Next Meeting: Tuesday, January 19th Dinner Meeting at Pfizer
Reserve Now.

Climate Change
Climate Change: What Does It Mean for Chemical Engineers?

Panelists: • William V. Slade, Emerging Issues Specialist, EH&S (Environmental, Health & Safety) Executive & Policy Manager, Consolidated Edison of New York

Ah-Hyung (Alissa) Park, Director of Lenfest Center for Sustainable Energy, and Lenfest Chair in Applied Climate Science, (The Earth Institute Dept. of Earth and Environmental Engineering), Columbia University

Venetia Lannon, Regional Director at the New York State Dept. of Environmental Conservation for Region 2, which comprises the five boroughs of New York City.

Dr. Herbert W. Cooper, President, Dynalytics Corp., and Chairman, Consolidated NanoTech Corp.

Abstract: Big Deal! The New York Times, "the newspaper of record," thought it was - offering a rare banner headline for the Paris landmark accord on climate change, concuding on Saturday, December 12th after nearly 200 nations agreed to the pact. That was seconded by Times pundit, Thomas L. Friedman, who called it a "Big, Big Deal" in his column a few days later.

So much for the easy (political) part, but what of the clean technology developments neccesary to make this a reality? Friedman's column quotes Hal Harvey, CEO of
Energy Innovation, a policy research group, who states: “In the last six years, solar prices have dropped by more than 80%, and now cost less than a new coal plant. Wind is down 60%, and LED lights more than 90%.” With other new technologies near at hand “it becomes clear that a clean future costs no more than a dirty one,” he said. “Texas now has the most wind installed of any U.S. state. Texas!”

Nonetheless, as indicated on the U.S. Energy widget in the left colum (courtesy of
OilPrice.com), fossil fuels (oil, natural gas, and coal) dominate today's energy consumption - with more than 85% of the U.S. total. Solar and wind, together, only move the needle just a bit to over 1%. Will that change appreciately in the next few decades, just as King Coal (who took over from wood and whale oil as past energy sources), before fading?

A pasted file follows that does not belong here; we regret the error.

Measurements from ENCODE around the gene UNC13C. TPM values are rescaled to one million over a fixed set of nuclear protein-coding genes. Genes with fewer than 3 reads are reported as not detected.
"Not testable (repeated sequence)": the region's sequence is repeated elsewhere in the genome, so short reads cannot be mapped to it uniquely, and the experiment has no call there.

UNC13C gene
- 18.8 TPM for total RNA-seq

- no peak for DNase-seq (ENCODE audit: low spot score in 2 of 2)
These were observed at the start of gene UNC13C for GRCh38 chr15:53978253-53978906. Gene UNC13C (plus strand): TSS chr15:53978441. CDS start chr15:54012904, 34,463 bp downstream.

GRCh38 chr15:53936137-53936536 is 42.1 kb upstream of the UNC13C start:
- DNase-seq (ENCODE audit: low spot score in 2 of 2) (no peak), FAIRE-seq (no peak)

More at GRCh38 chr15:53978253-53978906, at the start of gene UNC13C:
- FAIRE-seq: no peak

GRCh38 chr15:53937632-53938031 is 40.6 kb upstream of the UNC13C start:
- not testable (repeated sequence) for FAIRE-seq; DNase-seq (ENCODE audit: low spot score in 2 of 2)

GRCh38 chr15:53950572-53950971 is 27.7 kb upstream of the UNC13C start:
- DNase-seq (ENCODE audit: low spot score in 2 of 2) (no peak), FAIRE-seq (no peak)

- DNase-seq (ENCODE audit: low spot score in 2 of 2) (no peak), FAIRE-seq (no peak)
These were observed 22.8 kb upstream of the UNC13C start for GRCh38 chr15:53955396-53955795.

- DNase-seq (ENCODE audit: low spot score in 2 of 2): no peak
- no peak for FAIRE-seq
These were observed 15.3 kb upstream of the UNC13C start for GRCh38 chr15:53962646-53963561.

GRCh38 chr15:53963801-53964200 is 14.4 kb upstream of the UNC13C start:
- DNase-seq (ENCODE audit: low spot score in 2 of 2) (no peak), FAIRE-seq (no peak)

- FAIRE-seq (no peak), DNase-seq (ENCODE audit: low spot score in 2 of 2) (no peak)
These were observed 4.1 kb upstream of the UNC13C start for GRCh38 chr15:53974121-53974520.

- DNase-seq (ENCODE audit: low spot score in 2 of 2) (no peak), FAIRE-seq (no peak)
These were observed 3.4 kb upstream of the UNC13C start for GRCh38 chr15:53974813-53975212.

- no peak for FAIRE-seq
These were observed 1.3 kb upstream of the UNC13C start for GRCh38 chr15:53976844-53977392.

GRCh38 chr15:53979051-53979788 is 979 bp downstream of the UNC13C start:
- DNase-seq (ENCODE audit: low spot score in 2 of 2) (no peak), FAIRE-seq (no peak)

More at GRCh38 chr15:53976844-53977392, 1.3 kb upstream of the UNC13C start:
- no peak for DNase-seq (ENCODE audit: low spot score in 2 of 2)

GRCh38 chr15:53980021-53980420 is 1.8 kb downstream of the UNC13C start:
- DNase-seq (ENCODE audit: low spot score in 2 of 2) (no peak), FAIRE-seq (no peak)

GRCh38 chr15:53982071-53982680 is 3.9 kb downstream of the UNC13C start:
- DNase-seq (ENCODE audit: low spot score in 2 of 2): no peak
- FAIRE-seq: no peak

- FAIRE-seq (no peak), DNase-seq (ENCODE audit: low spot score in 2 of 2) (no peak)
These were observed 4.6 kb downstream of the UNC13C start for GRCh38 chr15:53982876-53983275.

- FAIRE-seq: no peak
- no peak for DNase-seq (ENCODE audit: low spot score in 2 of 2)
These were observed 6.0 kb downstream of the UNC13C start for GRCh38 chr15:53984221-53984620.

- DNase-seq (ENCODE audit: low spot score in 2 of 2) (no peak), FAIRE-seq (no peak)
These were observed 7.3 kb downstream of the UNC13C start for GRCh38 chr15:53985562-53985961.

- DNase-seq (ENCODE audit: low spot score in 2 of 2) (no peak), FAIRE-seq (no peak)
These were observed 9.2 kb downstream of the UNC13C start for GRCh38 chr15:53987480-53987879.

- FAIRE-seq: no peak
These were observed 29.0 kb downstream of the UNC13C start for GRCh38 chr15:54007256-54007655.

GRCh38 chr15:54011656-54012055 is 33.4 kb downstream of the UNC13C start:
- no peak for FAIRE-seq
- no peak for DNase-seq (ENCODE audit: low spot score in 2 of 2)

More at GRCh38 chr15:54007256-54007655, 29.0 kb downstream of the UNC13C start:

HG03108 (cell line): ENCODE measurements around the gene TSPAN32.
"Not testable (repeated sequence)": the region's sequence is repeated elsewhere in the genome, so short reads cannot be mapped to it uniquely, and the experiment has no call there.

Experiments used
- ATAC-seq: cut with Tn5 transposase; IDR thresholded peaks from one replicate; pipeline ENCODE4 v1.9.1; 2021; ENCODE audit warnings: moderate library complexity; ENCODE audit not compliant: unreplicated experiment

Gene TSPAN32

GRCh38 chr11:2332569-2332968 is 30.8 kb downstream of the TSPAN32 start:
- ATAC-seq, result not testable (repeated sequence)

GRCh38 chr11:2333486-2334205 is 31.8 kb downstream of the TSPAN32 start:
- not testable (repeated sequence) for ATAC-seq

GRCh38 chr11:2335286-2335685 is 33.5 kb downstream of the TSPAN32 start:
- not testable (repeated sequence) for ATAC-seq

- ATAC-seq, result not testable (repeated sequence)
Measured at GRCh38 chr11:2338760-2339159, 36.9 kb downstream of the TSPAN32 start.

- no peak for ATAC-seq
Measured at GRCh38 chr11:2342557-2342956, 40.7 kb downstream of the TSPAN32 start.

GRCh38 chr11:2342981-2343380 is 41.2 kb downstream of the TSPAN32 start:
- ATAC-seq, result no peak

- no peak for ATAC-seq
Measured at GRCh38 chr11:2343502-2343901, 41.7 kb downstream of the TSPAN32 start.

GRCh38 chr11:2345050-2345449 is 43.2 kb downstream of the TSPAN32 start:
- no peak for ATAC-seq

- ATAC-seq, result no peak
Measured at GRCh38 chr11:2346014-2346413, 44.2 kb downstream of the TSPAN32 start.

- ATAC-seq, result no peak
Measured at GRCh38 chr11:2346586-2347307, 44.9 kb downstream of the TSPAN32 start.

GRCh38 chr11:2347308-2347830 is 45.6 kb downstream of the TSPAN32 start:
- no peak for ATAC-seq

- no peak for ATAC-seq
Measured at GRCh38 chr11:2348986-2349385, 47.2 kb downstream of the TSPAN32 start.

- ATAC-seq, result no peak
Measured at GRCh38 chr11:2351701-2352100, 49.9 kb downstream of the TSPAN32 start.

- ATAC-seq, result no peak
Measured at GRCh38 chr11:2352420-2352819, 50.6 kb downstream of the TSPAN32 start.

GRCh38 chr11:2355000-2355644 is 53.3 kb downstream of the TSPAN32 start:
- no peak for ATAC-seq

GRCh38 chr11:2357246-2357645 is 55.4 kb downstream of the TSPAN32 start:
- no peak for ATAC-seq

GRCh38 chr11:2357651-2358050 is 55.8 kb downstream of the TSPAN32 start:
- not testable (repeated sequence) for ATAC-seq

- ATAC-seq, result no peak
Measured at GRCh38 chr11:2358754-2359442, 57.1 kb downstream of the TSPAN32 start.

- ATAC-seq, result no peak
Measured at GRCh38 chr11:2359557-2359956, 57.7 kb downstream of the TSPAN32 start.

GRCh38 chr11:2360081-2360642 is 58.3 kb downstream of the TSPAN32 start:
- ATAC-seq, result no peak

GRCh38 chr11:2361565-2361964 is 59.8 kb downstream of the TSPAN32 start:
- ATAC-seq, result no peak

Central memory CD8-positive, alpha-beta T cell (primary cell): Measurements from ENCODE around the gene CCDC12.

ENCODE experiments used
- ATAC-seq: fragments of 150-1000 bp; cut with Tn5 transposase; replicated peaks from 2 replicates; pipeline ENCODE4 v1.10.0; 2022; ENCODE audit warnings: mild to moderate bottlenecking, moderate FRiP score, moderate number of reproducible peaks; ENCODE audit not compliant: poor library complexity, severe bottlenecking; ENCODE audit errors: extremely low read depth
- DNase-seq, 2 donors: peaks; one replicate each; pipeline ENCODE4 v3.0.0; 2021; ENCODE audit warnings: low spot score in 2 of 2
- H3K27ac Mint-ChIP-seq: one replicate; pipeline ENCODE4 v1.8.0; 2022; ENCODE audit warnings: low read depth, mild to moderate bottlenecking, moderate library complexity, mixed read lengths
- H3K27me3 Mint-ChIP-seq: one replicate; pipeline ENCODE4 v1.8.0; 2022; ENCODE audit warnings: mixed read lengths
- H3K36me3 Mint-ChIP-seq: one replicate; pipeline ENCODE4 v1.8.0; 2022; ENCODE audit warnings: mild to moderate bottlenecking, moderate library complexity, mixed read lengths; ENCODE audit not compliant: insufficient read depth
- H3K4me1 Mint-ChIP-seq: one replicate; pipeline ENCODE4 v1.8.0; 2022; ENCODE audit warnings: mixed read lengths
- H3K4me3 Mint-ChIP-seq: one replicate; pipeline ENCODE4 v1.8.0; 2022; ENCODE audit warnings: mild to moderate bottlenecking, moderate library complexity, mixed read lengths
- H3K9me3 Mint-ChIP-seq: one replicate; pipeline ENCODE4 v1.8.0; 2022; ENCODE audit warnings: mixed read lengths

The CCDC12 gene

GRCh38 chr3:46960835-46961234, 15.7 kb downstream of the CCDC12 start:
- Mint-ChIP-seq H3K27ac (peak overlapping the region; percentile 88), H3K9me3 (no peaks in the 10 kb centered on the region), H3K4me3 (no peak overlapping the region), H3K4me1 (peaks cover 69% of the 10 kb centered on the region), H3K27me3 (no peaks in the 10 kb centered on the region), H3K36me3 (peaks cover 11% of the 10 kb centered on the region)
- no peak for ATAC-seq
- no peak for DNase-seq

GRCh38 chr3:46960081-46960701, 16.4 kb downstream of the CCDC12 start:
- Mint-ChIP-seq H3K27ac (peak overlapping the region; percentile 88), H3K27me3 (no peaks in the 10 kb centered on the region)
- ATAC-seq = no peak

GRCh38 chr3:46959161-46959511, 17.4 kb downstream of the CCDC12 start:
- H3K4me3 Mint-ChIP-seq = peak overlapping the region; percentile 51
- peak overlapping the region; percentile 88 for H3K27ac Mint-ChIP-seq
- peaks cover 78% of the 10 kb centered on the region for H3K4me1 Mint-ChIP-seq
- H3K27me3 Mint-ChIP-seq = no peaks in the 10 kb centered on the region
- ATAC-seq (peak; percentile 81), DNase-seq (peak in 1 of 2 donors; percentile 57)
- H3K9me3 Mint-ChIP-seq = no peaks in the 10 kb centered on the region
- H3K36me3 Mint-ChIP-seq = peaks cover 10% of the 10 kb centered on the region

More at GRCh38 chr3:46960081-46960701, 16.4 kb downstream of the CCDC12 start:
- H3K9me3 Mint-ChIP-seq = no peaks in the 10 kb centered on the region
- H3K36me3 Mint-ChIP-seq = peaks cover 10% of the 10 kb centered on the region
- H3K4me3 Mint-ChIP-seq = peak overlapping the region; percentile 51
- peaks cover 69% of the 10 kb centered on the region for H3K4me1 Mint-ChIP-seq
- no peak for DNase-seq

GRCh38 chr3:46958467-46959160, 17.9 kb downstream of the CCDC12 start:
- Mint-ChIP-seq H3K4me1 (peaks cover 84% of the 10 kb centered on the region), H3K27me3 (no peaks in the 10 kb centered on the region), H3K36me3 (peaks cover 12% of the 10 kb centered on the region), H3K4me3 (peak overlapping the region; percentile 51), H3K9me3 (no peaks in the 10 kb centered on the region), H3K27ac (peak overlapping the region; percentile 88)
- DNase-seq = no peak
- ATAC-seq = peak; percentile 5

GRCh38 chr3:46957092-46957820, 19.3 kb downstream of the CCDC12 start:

How will chemical engineers approach the sure-to-be coming new regulations and, hopefully, improving clean technologies to change their small world and make an impact to affect the globe's climate?

When: Tuesday, January 19th, 5:30 - 7:30 pm (5:30-6:30 pm: Registration, Networking & Buffet Dinner; 6:30-7:30 pm: Program)

: Pfizer Building, 219 East 42nd Street, Manhattan. Map

for Networking, Buffet, and Program.
• Members of AIChE, Metro NY Section: $25;
• Non- Members: $35;
• Students (Undergraduates): Free for first 20 undergrads, who register by 1/8; $5 afterwards. You must
• Graduate Students: $10.

Registration: ALL attendees MUST pre-register by Thursday, January 14th, 5 pm ET, although we expect to be sold out before that date. Due to room size, the number of attendees may be limited, so a first come, first serve policy will be in effect. Reserve Now. Undergraduate Student RSVP.

Questions: Contact David Deutsch at info@aiche-metrony.org or call (917) 684-1659.

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If you are not a Member of this Section, you can apply the $10 additional amount paid as a Guest to a full Membership for 2016. Please notify Treasurer Joel Kirman that you wish to be a Member. Register Now.

Save the Dates: 2016 Meeting Dates

2016 Dates Details to be determined for Spring Dinner Meetings:

Tuesday, January 19th - "Climate Change: What Does It Mean for ChEs?"

Tuesday, February 16th - "Process Safety-It’s not just for Refiners and Chemical Companies" (Speaker: Richard W. Sarnie, CSP, P.E., ARM-E, CRIS, MLIS, Director, CCPS Projects, Center for Chemical Process Safety - AIChE)

Monday, March 21st - "The FDA Approval Process" (Speaker: Clif Hotvedt, VP Global Director, Medical & Scientific Affairs, Ketchum, Inc.)

Monday, April 18th
Monday, May 16th
Monday, June 20th

Where: Pfizer Building, 219 East 42nd Street, Manhattan. Map

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